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Mainstream, VOL LIII No 42, New Delhi, October 10, 2015

Assault on Secularism

Saturday 10 October 2015

POLITICAL NOTEBOOK

Congress leader and former Madhya Pradesh Chief Minister Digvijay Singh has said, in the wake of the lynching of Mohammmed Akhlaq at Bisada village of Dadri in UP for allegedly storing and eating beef, that he supports banning beef. “Out of 29 States, cow slaughter is banned in 24 States and this was done during the Congress rule,” he has asserted. He added in the same breath that even during the Mughal rule, cow slaughter was banned. Singh’s comments will undoubtedly gladden the hearts of the Hindutvavadis and sadden those who are fighting a battle to protect the secular-democratic fabric of the nation against heavy and mounting odds.

Since the Congress party has not officially either contradicted or distanced itself from the sentiments expressed by Singh on cow slaughter, it would be reasonable to conclude that what he said he did with the knowledge and consent of the Congress party. This calls into question the stand of the Congress on the issue of banning cow slaughter and beef-eating. If one is for banning animal slaughter as such, it is understandable though one may not agree with this view. But if buffaloes, goats, lamb, pigs, camels and umpteen other animals are allowed to be slaughtered for meat, what is special about the cow? The Congress must clarify its stand both on cow slaughter and beef-eating. The Hindutvavadis never admit that in ancient India, killing a cow and offering beef to a guest was the normal practice. That is why another name of guest or atithi in Sanskrit is goghna (a killer of the cow). Decades ago, Raja Rajendralal Mitra wrote a scholarly work entitled Beef in Ancient India. Later, eminent historians like D.N. Jha also confirmed the practice of beef-eating in ancient India. But Jha’s two books on the subject, The Holy Cow: Beef in Indian Dietary Tradition (published in 2002) and The Myth of the Holy Cow (2009), had to be withdrawn from the market for fear of reprisal by Hindu fanatics. These fanatics have grown in number and strength in the intervening years.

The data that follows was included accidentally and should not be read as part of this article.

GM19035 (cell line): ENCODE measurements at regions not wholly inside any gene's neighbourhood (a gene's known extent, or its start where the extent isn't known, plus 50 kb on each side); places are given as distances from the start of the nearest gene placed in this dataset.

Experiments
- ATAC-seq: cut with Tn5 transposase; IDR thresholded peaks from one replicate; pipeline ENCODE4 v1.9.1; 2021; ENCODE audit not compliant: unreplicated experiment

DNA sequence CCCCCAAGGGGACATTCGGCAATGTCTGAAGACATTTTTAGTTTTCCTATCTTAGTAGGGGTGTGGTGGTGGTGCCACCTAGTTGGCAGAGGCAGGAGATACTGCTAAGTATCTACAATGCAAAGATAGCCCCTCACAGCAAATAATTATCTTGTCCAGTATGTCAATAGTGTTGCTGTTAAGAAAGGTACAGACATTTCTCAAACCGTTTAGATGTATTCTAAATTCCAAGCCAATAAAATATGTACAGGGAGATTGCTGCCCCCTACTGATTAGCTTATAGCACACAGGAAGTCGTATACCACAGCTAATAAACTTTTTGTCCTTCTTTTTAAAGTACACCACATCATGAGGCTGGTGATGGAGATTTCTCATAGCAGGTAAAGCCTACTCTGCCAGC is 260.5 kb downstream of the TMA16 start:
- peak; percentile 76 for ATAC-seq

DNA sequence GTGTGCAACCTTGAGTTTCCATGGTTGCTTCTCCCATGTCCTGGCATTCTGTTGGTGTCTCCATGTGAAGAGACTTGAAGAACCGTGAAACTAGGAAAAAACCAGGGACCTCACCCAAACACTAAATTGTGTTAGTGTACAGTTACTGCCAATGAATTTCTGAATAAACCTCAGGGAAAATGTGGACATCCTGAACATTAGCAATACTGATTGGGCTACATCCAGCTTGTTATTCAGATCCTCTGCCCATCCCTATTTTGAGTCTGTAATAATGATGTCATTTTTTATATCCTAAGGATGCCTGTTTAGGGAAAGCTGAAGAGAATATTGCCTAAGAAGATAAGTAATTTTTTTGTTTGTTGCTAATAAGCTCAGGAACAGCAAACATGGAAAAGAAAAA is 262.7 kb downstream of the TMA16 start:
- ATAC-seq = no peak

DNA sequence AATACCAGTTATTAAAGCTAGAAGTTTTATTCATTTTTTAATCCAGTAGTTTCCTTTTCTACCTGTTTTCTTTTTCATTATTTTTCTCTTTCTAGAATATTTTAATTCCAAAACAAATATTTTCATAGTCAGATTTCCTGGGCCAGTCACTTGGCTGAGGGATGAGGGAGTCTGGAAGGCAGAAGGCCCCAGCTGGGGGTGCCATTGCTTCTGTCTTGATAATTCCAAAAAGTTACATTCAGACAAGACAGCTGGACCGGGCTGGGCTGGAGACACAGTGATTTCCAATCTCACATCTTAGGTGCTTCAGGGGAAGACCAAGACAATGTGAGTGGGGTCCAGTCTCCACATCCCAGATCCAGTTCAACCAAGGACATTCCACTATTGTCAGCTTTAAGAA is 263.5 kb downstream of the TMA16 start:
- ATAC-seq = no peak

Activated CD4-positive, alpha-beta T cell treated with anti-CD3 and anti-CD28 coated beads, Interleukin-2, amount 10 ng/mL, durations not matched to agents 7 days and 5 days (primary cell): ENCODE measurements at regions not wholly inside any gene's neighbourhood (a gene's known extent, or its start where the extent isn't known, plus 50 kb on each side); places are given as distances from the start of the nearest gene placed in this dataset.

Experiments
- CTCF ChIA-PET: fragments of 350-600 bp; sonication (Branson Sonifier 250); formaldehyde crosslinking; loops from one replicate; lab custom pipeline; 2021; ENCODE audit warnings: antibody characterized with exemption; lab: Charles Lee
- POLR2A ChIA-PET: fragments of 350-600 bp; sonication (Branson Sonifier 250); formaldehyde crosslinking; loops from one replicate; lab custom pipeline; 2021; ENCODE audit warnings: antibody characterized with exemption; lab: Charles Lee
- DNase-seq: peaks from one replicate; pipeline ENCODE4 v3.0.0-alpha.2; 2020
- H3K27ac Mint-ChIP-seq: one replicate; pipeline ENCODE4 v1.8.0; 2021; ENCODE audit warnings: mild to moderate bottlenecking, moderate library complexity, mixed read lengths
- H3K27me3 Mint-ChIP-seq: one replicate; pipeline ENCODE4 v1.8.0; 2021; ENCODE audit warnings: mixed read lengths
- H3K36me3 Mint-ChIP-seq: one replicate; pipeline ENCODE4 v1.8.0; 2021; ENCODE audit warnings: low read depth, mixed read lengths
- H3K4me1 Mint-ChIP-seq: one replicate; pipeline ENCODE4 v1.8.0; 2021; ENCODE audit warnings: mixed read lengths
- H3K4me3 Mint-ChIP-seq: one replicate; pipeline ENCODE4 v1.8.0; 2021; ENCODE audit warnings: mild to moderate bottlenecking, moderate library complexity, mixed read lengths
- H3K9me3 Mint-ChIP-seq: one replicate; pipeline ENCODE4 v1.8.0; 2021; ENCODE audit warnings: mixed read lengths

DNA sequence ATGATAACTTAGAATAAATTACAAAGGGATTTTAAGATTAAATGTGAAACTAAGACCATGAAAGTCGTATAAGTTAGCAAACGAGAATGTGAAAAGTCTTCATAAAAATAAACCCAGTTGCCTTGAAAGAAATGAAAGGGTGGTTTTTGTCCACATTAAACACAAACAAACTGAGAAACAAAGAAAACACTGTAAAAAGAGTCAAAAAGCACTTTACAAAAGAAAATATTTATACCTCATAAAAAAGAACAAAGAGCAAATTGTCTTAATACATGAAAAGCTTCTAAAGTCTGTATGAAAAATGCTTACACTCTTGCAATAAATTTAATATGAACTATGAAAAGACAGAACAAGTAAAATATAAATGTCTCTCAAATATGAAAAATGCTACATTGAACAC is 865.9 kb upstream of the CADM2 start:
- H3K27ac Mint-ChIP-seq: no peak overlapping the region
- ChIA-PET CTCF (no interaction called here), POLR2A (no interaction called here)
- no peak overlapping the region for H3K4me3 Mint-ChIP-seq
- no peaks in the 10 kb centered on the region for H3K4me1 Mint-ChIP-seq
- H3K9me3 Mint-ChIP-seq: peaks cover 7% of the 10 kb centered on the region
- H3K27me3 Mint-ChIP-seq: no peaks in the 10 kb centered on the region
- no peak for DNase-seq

Turning to the present incident, a rumour was spread that Akhlaq had stored beef in his house and had eaten beef. On the basis of this rumour he was dragged from his bed, brought outside where he was stoned to death. First, there is no law which prevents a Muslim—or for that matter any Indian citizen of any religion—from eating beef though beef-eating is considered a sin by most Hindus just as eating pork is by the Muslims. Beef is sought to be banned because it hurts the sentiments of the Hindus. But no such demand has been made for banning pork which equally offends the sentiments of the Muslims.

After the lynching of Akhlaq, some BJP spokes-persons have said that killing on mere suspicion cannot be supported. It has a dangerous implication: when suspicion is confirmed then lynching is justified without applying to the offender or guilty the due process of law. Once this is accepted, India will be pushed back into the medieval age of barbarism and, worse still, of cannibalism.

It is being said that Mahatma Gandhi was against cow slaughter and for protection of the cow (goraksha). True enough. But the Mahatma was also against modern industrial civilisation, mass production by machines and centralisation of economic and political power in the hands of a few. His India of My Dreams speaks of autonomous village republics which would be self-sufficient in food and clothing and be the embodiment of total decentralisation of power. Are those dragging in the Mahatma in the present controversy on beef-eating prepared to accept his views on a host of other subjects as well, or are they trying to use the Mahatma selectively to defend their communal agenda?

India is passing through critical times. The whole legacy of India’s struggle for freedom, the values created by that struggle and enshrined in the Constitution are sought to be renounced and replaced by those who have the dubious distinction of having never taken part in that struggle while indirectly helping the British to perpetuate their rule in India. This is the Hindutva brand of nationalism. Secular forces all over the country, irrespective of their political or ideological beliefs, must unite and present a solid phalanx of opposition to foil the conspiracy of turning this country into a theocratic state by those who are the Hindu variant of the ISIS, Taliban or Al-Qaeda.

October 7 B.D.G.